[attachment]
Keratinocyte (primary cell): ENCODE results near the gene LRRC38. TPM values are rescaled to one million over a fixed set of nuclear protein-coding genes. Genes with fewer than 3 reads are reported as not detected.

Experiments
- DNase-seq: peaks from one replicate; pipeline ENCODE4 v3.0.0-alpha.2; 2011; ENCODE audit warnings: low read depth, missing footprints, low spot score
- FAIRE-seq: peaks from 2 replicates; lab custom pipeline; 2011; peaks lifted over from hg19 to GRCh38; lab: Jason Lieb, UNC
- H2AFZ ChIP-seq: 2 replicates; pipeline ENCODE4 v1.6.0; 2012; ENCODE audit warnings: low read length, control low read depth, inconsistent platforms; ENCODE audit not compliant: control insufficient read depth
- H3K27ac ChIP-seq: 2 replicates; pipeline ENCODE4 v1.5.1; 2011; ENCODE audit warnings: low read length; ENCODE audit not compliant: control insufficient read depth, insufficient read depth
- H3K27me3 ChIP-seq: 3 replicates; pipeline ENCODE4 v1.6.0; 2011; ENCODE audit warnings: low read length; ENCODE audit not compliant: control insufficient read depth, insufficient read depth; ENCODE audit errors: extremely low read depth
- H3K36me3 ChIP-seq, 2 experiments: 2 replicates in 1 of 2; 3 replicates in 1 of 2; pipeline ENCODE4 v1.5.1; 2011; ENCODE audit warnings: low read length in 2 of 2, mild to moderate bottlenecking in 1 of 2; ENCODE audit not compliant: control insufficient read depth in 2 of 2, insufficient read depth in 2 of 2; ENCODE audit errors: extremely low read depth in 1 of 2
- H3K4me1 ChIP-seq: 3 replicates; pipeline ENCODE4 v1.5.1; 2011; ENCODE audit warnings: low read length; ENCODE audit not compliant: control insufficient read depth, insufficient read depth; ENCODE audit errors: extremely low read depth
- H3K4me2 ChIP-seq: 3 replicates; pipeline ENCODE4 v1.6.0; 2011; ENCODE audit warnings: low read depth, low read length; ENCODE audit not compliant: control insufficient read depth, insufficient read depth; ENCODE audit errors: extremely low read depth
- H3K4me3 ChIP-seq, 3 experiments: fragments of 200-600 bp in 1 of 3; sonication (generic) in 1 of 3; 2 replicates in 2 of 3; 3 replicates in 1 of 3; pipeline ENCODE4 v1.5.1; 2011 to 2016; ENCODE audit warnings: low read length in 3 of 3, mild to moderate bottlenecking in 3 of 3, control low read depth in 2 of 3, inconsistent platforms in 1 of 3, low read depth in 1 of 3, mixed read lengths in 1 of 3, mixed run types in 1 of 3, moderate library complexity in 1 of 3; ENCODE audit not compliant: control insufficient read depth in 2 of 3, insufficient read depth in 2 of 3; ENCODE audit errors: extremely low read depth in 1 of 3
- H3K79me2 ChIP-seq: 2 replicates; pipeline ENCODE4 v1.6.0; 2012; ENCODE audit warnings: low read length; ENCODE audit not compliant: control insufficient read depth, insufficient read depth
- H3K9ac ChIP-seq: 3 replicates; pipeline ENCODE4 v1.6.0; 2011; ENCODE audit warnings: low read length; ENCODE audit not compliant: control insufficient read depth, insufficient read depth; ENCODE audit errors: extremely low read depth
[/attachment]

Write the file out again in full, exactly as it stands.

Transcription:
Keratinocyte (primary cell): ENCODE results near the gene LRRC38. TPM values are rescaled to one million over a fixed set of nuclear protein-coding genes. Genes with fewer than 3 reads are reported as not detected.

Experiments
- DNase-seq: peaks from one replicate; pipeline ENCODE4 v3.0.0-alpha.2; 2011; ENCODE audit warnings: low read depth, missing footprints, low spot score
- FAIRE-seq: peaks from 2 replicates; lab custom pipeline; 2011; peaks lifted over from hg19 to GRCh38; lab: Jason Lieb, UNC
- H2AFZ ChIP-seq: 2 replicates; pipeline ENCODE4 v1.6.0; 2012; ENCODE audit warnings: low read length, control low read depth, inconsistent platforms; ENCODE audit not compliant: control insufficient read depth
- H3K27ac ChIP-seq: 2 replicates; pipeline ENCODE4 v1.5.1; 2011; ENCODE audit warnings: low read length; ENCODE audit not compliant: control insufficient read depth, insufficient read depth
- H3K27me3 ChIP-seq: 3 replicates; pipeline ENCODE4 v1.6.0; 2011; ENCODE audit warnings: low read length; ENCODE audit not compliant: control insufficient read depth, insufficient read depth; ENCODE audit errors: extremely low read depth
- H3K36me3 ChIP-seq, 2 experiments: 2 replicates in 1 of 2; 3 replicates in 1 of 2; pipeline ENCODE4 v1.5.1; 2011; ENCODE audit warnings: low read length in 2 of 2, mild to moderate bottlenecking in 1 of 2; ENCODE audit not compliant: control insufficient read depth in 2 of 2, insufficient read depth in 2 of 2; ENCODE audit errors: extremely low read depth in 1 of 2
- H3K4me1 ChIP-seq: 3 replicates; pipeline ENCODE4 v1.5.1; 2011; ENCODE audit warnings: low read length; ENCODE audit not compliant: control insufficient read depth, insufficient read depth; ENCODE audit errors: extremely low read depth
- H3K4me2 ChIP-seq: 3 replicates; pipeline ENCODE4 v1.6.0; 2011; ENCODE audit warnings: low read depth, low read length; ENCODE audit not compliant: control insufficient read depth, insufficient read depth; ENCODE audit errors: extremely low read depth
- H3K4me3 ChIP-seq, 3 experiments: fragments of 200-600 bp in 1 of 3; sonication (generic) in 1 of 3; 2 replicates in 2 of 3; 3 replicates in 1 of 3; pipeline ENCODE4 v1.5.1; 2011 to 2016; ENCODE audit warnings: low read length in 3 of 3, mild to moderate bottlenecking in 3 of 3, control low read depth in 2 of 3, inconsistent platforms in 1 of 3, low read depth in 1 of 3, mixed read lengths in 1 of 3, mixed run types in 1 of 3, moderate library complexity in 1 of 3; ENCODE audit not compliant: control insufficient read depth in 2 of 3, insufficient read depth in 2 of 3; ENCODE audit errors: extremely low read depth in 1 of 3
- H3K79me2 ChIP-seq: 2 replicates; pipeline ENCODE4 v1.6.0; 2012; ENCODE audit warnings: low read length; ENCODE audit not compliant: control insufficient read depth, insufficient read depth
- H3K9ac ChIP-seq: 3 replicates; pipeline ENCODE4 v1.6.0; 2011; ENCODE audit warnings: low read length; ENCODE audit not compliant: control insufficient read depth, insufficient read depth; ENCODE audit errors: extremely low read depth